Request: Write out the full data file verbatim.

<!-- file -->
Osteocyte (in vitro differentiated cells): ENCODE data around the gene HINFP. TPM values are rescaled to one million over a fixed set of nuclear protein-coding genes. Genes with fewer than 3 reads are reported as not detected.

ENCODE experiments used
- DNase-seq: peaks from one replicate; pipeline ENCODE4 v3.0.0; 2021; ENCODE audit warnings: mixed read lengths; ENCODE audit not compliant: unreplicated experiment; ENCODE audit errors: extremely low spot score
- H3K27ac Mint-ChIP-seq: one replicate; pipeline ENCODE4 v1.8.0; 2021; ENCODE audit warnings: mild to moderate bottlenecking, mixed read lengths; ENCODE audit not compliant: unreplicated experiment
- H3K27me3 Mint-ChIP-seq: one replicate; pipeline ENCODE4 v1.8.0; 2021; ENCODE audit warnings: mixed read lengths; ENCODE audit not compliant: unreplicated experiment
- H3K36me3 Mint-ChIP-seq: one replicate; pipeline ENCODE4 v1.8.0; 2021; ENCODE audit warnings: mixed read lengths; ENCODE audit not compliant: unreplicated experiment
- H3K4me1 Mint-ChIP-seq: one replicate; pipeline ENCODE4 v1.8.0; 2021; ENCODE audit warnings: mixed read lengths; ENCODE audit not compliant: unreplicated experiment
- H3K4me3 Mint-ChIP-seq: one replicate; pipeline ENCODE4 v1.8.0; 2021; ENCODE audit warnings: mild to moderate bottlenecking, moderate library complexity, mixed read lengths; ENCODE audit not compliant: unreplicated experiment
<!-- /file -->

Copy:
Osteocyte (in vitro differentiated cells): ENCODE data around the gene HINFP. TPM values are rescaled to one million over a fixed set of nuclear protein-coding genes. Genes with fewer than 3 reads are reported as not detected.

ENCODE experiments used
- DNase-seq: peaks from one replicate; pipeline ENCODE4 v3.0.0; 2021; ENCODE audit warnings: mixed read lengths; ENCODE audit not compliant: unreplicated experiment; ENCODE audit errors: extremely low spot score
- H3K27ac Mint-ChIP-seq: one replicate; pipeline ENCODE4 v1.8.0; 2021; ENCODE audit warnings: mild to moderate bottlenecking, mixed read lengths; ENCODE audit not compliant: unreplicated experiment
- H3K27me3 Mint-ChIP-seq: one replicate; pipeline ENCODE4 v1.8.0; 2021; ENCODE audit warnings: mixed read lengths; ENCODE audit not compliant: unreplicated experiment
- H3K36me3 Mint-ChIP-seq: one replicate; pipeline ENCODE4 v1.8.0; 2021; ENCODE audit warnings: mixed read lengths; ENCODE audit not compliant: unreplicated experiment
- H3K4me1 Mint-ChIP-seq: one replicate; pipeline ENCODE4 v1.8.0; 2021; ENCODE audit warnings: mixed read lengths; ENCODE audit not compliant: unreplicated experiment
- H3K4me3 Mint-ChIP-seq: one replicate; pipeline ENCODE4 v1.8.0; 2021; ENCODE audit warnings: mild to moderate bottlenecking, moderate library complexity, mixed read lengths; ENCODE audit not compliant: unreplicated experiment